No advantage track cutting, proudly presented by FIA.

    Hilarious. :giggle:

    No, he wouldn't.
     
    Last edited: Nov 1, 2016
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  12. aphidgod

    aphidgod
    Premium Member

    Is current F1 the most unthrilling motorsport of all time? I can't think of a contender off hand.

    Seriously, the two most exciting things to talk about after this one are a radio message and a penalty that wasn't given... FFS.
     
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  13. As I said in the other thread, I think it would have been fair if Lewis was given a penalty, but the stewards probably deemed it unnecessary given that a) the 2nd and 3rd place cars actually collided b) Lewis slowed down and let them catch back up and c) the virtual safety car came out right after - which in spite of its intention, is known to close gaps down.

    Although there was that recent "clarification," I was surprised Vettel was given the penalty. It's clear that he "moved under braking" a little, but Verstappen was not exactly way off in the distance. What is more surprising is the rigidity of how that rule was enforced here, given the overall inconsistency of steward decisions. I admit I'm not sitting here rewatching the video to see exactly how far ahead, the trajectory, etc. but it does seem silly in a 3 way battle that you may need to hit another car because doing otherwise is a "violation." I wonder if Vettel's little rant left the stewards feeling like he deserved some kind of penalty and that was just the lowest hanging fruit.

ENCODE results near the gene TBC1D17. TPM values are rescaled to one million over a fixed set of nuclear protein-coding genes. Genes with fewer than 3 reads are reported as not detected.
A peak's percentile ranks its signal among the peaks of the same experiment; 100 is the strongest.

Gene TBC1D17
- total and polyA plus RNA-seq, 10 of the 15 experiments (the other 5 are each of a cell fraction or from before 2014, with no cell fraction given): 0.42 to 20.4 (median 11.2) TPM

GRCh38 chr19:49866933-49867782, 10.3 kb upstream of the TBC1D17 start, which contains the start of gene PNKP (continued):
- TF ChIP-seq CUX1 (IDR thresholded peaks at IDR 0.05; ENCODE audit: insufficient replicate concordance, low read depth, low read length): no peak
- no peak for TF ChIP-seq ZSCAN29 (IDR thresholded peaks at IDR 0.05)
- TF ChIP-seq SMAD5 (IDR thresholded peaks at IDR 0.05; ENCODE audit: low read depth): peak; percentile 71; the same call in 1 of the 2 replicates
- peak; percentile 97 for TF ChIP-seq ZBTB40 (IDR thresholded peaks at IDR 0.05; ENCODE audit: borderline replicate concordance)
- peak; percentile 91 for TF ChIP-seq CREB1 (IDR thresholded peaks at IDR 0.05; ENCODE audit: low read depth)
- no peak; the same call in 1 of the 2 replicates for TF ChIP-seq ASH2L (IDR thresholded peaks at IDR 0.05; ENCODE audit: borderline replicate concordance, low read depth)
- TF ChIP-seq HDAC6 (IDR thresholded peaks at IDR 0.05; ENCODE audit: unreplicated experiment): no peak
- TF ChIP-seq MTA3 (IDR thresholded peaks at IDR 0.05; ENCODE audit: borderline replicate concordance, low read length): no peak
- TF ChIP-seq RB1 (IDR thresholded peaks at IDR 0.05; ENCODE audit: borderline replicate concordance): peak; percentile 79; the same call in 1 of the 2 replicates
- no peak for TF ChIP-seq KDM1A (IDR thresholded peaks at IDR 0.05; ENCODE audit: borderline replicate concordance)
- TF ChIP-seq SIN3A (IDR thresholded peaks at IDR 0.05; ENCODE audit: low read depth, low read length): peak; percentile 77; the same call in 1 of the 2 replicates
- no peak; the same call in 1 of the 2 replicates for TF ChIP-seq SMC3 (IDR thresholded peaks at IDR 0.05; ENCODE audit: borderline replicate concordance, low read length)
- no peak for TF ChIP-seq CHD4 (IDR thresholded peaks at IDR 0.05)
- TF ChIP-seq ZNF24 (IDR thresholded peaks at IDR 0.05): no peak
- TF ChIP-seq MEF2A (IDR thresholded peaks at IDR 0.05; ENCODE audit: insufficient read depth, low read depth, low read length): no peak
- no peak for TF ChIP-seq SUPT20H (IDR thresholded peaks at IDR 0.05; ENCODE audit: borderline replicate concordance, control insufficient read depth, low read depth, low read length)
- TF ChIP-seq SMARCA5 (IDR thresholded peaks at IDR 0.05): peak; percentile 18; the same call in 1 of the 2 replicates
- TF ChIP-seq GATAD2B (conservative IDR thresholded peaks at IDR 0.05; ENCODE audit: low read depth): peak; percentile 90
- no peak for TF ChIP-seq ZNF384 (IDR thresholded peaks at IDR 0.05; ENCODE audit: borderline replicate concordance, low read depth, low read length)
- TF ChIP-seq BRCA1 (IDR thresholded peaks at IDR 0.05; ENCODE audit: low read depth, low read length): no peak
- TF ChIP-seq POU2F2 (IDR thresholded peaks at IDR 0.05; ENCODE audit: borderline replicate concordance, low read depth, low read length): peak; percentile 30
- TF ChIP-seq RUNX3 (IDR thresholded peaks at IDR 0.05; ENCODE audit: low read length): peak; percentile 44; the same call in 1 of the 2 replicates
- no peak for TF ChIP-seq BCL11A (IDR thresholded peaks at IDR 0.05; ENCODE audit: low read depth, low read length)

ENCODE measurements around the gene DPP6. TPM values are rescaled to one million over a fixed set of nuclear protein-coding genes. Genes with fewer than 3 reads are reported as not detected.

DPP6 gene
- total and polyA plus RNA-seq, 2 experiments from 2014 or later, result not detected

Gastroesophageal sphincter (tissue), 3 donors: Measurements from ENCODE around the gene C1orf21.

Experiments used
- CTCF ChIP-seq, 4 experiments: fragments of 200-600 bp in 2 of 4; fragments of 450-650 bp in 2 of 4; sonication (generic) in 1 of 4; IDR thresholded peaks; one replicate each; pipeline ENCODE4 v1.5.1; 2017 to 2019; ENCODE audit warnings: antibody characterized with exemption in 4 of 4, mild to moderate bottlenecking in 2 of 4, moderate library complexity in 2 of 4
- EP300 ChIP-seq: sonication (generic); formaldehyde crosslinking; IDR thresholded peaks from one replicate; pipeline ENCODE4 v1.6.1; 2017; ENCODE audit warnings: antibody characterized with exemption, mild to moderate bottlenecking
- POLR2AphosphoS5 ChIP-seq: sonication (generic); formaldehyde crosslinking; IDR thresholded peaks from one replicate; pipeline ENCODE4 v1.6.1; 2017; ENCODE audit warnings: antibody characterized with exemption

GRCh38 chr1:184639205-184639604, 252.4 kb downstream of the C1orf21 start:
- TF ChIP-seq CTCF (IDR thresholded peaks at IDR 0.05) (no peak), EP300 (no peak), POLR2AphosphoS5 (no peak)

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  14. Queequeg

    Queequeg
    Premium Member

    That's a mean Haryanto burn, Ben! :roflmao:

    I am glad the stewards do like to enforce the track limits at least once in a while. Verstappen's penalty for leaving the track was entirely deserved.

    The only way to justify not penalizing Hamilton for the same move is having telemetry that clearly shows him lifting - I really hope that exists somewhere, but we mere peasants won't get to see it for ourselves. :mad:

    Vettel moving under braking is quite a bit ironic, but I did and do like to see the rule pertaining to this implemented and enforced. Before its addition it was just a loophole in the rules waiting to be exploited by anyone ruthless enough. Something makes me think that Vettel's undiplomatic outburst did not help his situation during the steward's decision making process though.

    Ricciardo drove a great race from way down the grid and is a deserving podium finisher. He certainly got a bit lucky in the end, but he laid the foundation for that himself by driving very well for the whole race.
     
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  15. Fernando Alonso 'Not at All Happy' in Formula 1, Considering Leaving for Le Mans.
    Great Talent but not able to be at the top. Life can be hard sometimes. Also time is passing and he is getting older.
    As for the top 3 teams the door is closed. He should consider Williams to replace Massa.
    It is his only hope of showing his deserved value.
    Mclaren entered a dead end with the Honda engine even though Maclaren Honda has been great in the past. The problem with Honda and F1 engines is that you need great talent building those engines. Resources only is not enough.